My cloth diapers are clustered into a giant wet bag, waiting outside my son’s room to be thrown into my car and dropped off with a friend. I try not to look at them, not to think about the tiny extra-small fitted diapers that I’ll never again Velcro over my newborn’s bottom. Taking them to the car seems like such a final step — we are done having babies.
It’s silly really.
We’ve been done cloth diapering for a while, when I gave in to the convenience and comfort of disposables under cute little boy jeans. We’ve been done having babies for even longer, thanks to modern medicine and a mutual decision that made sense to my husband and me for so many reasons.
Yet I look at that bag of diapers and think about Abbey playing at the cloth diaper boutique as I wandered between stacks of fluffy diapers, finding cute neutrals since the little boy was still a surprise nestled inside my body. I remember all the photos I have of him in only an over-sized fluffy diaper — on a playmat, pulling up on the couch, toddling after his sister.
I think of the way I’d have to force myself not to wrinkle my nose when people would look at my sweet baby boy with relief, “Oh! Now you have a boy and a girl. You’re done, right?”
I think of the arguments for more . . . sisters and brothers to fill the house and round out our small family into a boisterous crowd . . . the soft sweetness of a new baby . . . the support network we have in place.
I hear the rational arguments for keeping our family a little square foursome. Personal reasons like finances and patience and time and not wanting to spread any of those too thin. Philosophical reasons like limited earthly resources and population growth.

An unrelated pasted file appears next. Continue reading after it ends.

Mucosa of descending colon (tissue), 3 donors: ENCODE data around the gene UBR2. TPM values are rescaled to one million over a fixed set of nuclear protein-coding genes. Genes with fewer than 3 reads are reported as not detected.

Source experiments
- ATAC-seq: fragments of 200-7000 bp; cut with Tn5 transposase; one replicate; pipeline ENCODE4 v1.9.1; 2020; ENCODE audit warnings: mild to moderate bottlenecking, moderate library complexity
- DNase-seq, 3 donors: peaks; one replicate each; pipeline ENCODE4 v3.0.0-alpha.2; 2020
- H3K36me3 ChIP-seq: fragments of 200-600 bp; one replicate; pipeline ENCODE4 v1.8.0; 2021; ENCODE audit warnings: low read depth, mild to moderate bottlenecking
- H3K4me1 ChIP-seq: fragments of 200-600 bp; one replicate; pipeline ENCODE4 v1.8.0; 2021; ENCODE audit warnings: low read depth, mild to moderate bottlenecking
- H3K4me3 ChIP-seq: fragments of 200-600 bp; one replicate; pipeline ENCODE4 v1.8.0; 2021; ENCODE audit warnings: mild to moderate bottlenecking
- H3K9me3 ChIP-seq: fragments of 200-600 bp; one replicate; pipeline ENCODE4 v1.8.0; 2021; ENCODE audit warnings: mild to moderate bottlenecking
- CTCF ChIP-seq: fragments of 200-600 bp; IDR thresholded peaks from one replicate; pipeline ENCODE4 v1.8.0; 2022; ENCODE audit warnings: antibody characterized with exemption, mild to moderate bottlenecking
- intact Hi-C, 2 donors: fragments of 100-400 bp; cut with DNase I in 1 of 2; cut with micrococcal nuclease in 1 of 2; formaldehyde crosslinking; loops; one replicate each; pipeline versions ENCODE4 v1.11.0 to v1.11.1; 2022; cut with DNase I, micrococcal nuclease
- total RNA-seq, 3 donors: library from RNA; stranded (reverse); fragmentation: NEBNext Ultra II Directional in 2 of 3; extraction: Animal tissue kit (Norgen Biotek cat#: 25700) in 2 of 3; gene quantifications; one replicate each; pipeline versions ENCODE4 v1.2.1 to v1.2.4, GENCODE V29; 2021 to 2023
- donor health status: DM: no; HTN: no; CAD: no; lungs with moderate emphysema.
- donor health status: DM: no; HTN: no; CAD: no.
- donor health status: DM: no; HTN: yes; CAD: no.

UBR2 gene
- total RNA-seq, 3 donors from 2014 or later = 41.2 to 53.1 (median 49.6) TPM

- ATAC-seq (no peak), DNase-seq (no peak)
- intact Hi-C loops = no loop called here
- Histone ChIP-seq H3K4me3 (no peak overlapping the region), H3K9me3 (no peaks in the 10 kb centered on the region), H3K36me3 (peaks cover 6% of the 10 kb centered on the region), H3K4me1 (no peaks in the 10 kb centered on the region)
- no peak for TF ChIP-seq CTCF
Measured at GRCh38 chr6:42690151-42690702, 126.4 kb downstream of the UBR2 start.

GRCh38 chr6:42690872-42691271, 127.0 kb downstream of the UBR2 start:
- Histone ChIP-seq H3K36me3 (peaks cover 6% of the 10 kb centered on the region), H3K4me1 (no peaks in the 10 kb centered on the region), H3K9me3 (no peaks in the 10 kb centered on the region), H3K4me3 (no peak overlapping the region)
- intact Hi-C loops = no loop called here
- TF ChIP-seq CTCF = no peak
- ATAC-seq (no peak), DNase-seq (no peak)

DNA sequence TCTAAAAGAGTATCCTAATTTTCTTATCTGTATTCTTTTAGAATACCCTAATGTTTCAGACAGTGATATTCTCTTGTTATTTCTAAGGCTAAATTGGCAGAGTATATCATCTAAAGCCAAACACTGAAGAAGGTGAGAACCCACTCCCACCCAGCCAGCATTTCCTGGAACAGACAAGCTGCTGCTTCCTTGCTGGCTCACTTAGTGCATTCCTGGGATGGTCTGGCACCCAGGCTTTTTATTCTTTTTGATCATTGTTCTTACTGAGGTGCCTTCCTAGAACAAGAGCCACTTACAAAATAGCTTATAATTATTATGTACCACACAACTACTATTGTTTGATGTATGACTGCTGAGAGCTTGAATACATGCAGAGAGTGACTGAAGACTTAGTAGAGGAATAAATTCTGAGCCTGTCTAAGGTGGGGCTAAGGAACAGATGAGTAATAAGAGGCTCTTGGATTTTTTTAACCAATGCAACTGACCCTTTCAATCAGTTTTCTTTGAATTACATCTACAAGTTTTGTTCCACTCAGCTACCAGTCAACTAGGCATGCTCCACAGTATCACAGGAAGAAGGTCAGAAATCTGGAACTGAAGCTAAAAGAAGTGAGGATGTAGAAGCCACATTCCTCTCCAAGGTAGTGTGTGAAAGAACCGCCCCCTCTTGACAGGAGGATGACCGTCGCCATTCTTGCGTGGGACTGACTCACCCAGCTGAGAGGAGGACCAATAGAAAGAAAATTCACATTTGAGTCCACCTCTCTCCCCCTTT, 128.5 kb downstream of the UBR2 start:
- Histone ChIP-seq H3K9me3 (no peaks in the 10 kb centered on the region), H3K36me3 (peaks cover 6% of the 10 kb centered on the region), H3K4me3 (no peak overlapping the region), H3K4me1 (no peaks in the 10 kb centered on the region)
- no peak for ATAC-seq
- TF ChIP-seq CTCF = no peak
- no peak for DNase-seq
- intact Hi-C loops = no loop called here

And I know when we decided to stop at two children, we made the right decision for us — maybe not for other families, but for us.
My resolve has wavered at times: seeing sisters with their heads bent over dolls, brothers wrestling on the floor, my sister-in-law’s five adult siblings, my niece’s soft baby hair and toothless coos.
Then my heart sees my kids sharing a bench at the library or the way they weave their interests together in imaginative play, train tracks weaving through dollhouse furniture and old Halloween costumes shared regardless of size.
As an afternoon pulls my patience into shreds, we curl on the couch to read a stack of books, and I feel my heart slow to normal as one of them fits perfectly into each arm.
On days when the four of us wander the zoo, we have a one-to-one parent-child ratio. When I’m alone with them, each has access to one of my hands.
I think of those moments as I walk past my overflowing bag of cloth diapers, and I know it’s time to let them go.